As to the second ground of objection, the judgment of the Judicial Committee in Re Silver Brothers seems very clearly to lay down and decide that it is competent to the Dominion, in legislating in relation to bankruptcy or insolvency, to deal with the privilege attaching to debts owing to the Crown in the right of a province and to take away any priority accorded to such debts by the law of a province. The legislative authority in bankruptcy matters to deal with debts owing to a province is no less than the authority to deal with debts owing to the Dominion.
To summarize: The power to enact this statute is derived from subdivision 21 of section 91 of the B.N.A. Act—in virtue of which the exclusive legislative authority of the Parliament of Canada extends to the subject of Bankruptcy and Insolvency. The broad purpose of the statute is, in the words of the title, “to facilitate compromises and arrangements between farmers and their creditors.” The provisions of the statute affect farmers who are in such a situation that they are unable to pay their debts as they fall due. It is competent to Parliament, possessing plenary authority in respect of bankruptcy and insolvency, to treat this condition of affairs as a state of insolvency. The provisions of the statute only come into operation where such a state of insolvency exists. Prima facie, therefore, it is, within the ordinary meaning of the words, a statute dealing with insolvency. The statute is, by its express terms, incorporated
into the general system of bankruptcy legislation in force in Canada and it is not open to dispute that legislation in respect of “compositions and arrangements is a natural and ordinary component of a system of bankruptcy and insolvency law” (see page 5 of the judgment).
It is contended on behalf of the provinces that the jurisdiction of the Dominion in relation to this subject is limited to the enactment of legislation which at least in its broad lines, conforms to the systems of bankruptcy and insolvency legislation which had prevailed in Great Britain or in Canada down to the time of the passing of the B.N.A. Act. We do not consider it necessary to decide upon the question whether or not the powers vested in Parliament in relation to this subject are for all time restricted by reference to the legislative practice which obtained prior to the passing of the B.N.A. Act. The attack upon the statute was mainly directed against the provision which makes it possible to force the terms of a composition upon a secured creditor by which a secured creditor may be compelled to submit to a reduction of the debt owing to him by the insolvent.
This is not a new feature of insolvency legislation although, down to the enactment of the Companies’ Creditors-Arrangement Act in 1933, mortgagees had never been by legislation placed in such a position. The statute now under consideration does not in this respect differ from the Companies’ Creditors Arrangement Act and the principle of our decision on the Reference respecting that statute is applicable; that this, although a departure from previous practice in bankruptcy or insolvency legislation, was not beyond the discretionary authority bestowed upon Parliament under head no. 21 of section 91.
The statute being intra vires, the interrogatory addressed to us should be answered in the negative.
Cannon J.—This Court, on a previous reference reached the conclusion that the Companies’ Creditors Arrangement Act5, 23-24 Geo. V, ch. 36, was intra vires of the Parliament of Canada because the matters dealt with came within the domain of “bankruptcy and insolvency” within the intent of sec. 91, par. 21, of the B.N.A. Act.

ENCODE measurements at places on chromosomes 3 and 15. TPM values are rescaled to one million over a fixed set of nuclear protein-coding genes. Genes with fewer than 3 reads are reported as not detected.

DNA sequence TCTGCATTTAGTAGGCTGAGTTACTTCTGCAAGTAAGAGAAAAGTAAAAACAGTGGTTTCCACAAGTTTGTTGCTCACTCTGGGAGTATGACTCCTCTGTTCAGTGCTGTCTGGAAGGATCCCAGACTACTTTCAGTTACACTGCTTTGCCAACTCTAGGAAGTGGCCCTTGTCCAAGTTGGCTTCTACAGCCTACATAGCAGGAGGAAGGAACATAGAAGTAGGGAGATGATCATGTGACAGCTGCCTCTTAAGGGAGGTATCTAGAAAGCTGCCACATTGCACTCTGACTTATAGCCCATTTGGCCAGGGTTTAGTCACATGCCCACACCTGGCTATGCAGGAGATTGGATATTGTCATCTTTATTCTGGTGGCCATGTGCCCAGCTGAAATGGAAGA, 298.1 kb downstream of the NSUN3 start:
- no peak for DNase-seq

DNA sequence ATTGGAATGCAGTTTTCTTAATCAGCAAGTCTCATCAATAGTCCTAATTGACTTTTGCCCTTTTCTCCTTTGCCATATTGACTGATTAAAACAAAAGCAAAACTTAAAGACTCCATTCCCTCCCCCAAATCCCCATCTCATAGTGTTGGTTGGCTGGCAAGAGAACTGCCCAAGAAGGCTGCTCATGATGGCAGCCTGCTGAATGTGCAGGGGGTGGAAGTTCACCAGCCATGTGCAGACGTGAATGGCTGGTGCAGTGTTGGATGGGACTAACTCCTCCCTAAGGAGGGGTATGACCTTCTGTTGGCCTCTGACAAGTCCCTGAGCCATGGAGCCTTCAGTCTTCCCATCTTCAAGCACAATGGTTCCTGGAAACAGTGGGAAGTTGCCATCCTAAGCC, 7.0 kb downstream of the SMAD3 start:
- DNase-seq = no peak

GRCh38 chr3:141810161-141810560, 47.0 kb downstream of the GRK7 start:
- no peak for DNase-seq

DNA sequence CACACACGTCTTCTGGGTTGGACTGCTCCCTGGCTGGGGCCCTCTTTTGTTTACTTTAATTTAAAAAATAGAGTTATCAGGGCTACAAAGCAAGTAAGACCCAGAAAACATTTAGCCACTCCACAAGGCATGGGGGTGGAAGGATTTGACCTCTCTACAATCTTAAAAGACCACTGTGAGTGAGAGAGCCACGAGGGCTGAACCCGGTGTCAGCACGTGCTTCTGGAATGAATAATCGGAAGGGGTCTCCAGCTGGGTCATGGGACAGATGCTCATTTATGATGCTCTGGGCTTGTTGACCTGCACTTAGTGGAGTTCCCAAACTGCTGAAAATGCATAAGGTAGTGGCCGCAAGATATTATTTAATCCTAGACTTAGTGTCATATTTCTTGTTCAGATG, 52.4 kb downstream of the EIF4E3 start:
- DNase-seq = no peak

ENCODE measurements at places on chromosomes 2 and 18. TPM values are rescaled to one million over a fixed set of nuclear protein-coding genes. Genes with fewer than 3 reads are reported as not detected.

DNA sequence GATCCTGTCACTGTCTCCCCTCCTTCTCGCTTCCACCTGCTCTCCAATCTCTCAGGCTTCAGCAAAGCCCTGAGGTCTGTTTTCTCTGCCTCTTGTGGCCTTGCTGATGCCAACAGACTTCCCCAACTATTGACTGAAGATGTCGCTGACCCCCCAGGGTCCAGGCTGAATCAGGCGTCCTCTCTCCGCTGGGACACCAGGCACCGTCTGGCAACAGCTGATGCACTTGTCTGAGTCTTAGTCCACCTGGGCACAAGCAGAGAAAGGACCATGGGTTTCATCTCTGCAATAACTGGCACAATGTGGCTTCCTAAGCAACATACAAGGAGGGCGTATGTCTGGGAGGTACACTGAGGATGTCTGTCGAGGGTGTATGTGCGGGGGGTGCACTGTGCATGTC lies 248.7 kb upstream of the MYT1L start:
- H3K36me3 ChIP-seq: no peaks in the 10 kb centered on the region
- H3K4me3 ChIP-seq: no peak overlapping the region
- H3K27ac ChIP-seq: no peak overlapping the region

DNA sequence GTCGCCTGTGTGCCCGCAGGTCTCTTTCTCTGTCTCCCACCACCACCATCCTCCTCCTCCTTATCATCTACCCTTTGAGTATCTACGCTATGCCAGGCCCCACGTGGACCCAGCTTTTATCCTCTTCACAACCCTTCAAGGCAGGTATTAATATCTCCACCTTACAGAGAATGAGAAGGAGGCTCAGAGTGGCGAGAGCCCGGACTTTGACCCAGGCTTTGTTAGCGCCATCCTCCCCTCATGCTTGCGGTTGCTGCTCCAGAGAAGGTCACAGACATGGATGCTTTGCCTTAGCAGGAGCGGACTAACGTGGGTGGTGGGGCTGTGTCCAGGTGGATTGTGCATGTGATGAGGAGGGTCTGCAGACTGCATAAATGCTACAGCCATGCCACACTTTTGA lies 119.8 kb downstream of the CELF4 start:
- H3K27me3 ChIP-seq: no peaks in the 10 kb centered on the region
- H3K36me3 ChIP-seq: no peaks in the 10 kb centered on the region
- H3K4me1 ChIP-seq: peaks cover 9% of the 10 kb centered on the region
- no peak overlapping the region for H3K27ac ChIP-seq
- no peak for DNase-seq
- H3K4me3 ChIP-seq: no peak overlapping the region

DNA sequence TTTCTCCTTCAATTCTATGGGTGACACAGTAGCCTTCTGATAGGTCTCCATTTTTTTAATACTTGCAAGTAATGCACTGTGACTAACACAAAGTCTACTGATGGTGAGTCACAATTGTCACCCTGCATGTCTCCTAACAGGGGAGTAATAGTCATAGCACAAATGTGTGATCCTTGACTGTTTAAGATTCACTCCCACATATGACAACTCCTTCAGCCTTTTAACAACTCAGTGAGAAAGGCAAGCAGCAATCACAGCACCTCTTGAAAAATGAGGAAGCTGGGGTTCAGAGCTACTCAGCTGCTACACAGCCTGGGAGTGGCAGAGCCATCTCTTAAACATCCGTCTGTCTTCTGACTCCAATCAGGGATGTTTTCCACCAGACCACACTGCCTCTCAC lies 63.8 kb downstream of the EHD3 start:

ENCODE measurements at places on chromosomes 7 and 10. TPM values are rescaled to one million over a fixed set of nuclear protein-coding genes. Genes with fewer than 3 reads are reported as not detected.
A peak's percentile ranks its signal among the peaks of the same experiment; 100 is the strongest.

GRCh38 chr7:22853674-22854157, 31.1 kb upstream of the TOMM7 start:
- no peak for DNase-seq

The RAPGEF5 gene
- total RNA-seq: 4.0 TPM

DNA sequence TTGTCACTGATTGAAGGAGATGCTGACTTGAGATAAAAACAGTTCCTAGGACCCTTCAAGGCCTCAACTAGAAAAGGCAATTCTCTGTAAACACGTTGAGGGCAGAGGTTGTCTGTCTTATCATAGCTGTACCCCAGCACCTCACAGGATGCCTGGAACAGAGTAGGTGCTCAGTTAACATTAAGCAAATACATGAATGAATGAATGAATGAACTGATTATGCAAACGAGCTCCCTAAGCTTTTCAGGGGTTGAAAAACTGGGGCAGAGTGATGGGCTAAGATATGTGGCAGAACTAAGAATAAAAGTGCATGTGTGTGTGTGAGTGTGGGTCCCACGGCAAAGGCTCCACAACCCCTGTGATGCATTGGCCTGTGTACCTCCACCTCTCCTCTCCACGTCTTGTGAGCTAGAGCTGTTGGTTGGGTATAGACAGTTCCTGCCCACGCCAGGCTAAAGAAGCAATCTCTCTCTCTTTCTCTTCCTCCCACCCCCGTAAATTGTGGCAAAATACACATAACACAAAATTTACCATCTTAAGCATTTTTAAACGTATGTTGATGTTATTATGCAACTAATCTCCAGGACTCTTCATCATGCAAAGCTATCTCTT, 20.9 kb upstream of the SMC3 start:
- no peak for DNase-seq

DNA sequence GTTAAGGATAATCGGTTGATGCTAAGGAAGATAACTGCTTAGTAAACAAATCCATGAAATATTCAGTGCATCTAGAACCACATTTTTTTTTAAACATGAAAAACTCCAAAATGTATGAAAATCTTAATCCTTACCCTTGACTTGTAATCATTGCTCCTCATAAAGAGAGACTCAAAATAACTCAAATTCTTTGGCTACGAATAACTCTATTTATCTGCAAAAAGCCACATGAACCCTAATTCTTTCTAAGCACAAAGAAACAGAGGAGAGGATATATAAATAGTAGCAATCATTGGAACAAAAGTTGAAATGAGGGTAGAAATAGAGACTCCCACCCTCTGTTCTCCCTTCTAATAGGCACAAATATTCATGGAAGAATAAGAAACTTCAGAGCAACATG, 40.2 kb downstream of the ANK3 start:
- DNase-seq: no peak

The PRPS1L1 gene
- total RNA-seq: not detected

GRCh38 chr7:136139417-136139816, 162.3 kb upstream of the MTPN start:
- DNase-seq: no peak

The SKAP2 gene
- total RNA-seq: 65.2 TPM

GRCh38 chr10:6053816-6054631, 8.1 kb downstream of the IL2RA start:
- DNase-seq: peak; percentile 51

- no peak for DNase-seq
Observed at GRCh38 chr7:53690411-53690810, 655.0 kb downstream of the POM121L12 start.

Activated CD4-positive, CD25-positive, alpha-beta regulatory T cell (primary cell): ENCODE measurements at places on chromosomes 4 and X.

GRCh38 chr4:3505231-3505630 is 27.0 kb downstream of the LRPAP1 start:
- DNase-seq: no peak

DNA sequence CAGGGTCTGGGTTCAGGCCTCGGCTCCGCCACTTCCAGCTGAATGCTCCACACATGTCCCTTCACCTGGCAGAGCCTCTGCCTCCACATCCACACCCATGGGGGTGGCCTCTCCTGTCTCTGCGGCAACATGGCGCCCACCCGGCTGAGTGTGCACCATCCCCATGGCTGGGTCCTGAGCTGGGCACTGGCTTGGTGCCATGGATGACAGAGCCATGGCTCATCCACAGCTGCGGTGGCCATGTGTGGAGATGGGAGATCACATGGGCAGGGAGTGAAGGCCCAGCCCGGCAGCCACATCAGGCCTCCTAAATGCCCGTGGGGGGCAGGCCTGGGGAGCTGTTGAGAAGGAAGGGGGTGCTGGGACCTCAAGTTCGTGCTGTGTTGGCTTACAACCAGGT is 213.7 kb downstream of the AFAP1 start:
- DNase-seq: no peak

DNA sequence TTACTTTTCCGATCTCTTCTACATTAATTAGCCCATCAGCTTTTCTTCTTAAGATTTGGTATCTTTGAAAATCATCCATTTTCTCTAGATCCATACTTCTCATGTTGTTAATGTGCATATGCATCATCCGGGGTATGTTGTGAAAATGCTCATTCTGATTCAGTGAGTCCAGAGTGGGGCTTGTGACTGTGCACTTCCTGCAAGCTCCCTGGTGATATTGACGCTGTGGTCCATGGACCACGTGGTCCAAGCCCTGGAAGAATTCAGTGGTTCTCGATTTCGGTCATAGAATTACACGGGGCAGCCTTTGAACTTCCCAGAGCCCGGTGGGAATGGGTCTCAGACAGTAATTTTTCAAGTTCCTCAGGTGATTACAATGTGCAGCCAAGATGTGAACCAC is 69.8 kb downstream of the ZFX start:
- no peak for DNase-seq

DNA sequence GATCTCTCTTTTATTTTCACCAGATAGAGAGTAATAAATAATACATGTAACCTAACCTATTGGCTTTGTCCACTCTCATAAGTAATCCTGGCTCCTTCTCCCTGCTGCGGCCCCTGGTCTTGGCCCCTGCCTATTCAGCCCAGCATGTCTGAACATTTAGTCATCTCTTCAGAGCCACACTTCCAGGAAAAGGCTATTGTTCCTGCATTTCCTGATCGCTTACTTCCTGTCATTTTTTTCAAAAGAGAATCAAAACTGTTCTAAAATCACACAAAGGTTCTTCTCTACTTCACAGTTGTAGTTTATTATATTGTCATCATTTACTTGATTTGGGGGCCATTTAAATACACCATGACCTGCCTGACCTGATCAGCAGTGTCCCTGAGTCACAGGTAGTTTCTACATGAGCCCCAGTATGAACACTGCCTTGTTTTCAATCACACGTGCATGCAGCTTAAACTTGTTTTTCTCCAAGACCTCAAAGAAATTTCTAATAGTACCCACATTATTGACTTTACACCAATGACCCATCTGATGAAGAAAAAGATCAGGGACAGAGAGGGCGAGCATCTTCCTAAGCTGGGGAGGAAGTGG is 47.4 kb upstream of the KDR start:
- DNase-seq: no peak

The Chief Justice said at p. 662:—
It seems difficult, therefore, to suppose that the purpose of the legislation is to give sanction to arrangements in the exclusive interest of a single creditor or of a single class of creditors and having no relation to the benefit of creditors as a whole. The ultimate purpose would appear to be to enable the court to sanction a compromise which, although binding upon a class of creditors only, would be beneficial to the general body of creditors as well as to the shareholders.
In my judgment, with the concurrence of Lamont, J., I found that arrangements, as provided for by the Companies’ Creditors Arrangement Act, are, and have been, before and since Confederation component part of any system “devised to protect the creditors and at the same time help the honest debtor to rehabilitate himself and obtain a discharge.”
In the dissenting judgment of Mr. Justice Badgley, whose conclusions were subsequently upheld by the Privy Council, re L’Union St. Jacques & Bélisie6, I find the following at pp. 455 & 456:—
A statutory bankrupt and insolvent legislation had been in force in the two Canadas since the first Insolvent Act of 1864, which was continued with amendments to the time of the making of the Dominion Law of Insolvency in 1869, which repealed the provincial enactments and substituted a general Dominion Law upon the subject. By the Provincial Act of 1864, the first section specially enacts that “the Act should apply in Lower Canada to traders only” “And in Upper Canada to all persons whether traders or not,” and this provision was not interfered with in the subsequent statutory amendments of that Provincial Act.
By the Dominion “Act respecting Insolvency” of 1869, the Lower Canada statutory restriction is extended throughout the Dominion of the four provinces, and it is enacted by the first section of the Dominion Act of 1869. “This Act shall apply to traders only.” Now it is nothing but just to read the general subject of bankruptcy and insolvency by the light of the Dominion legislation itself, as indicating the intent of that legislature as to the enumerated subjects for its action, and it becomes undeniable therefore, that the Society, the appellant here, comes within the express limitation and restriction of the general law, and being neither in character nor purpose commercial nor a trader, and solely and simply what it has always been, a charitable and eleemosynary institution in and for the province of Quebec, the provincial enactment for its relief can, under no circumstances be brought within the operation of the laws of Bankruptcy and Insolvency attributed to the Dominion legislature.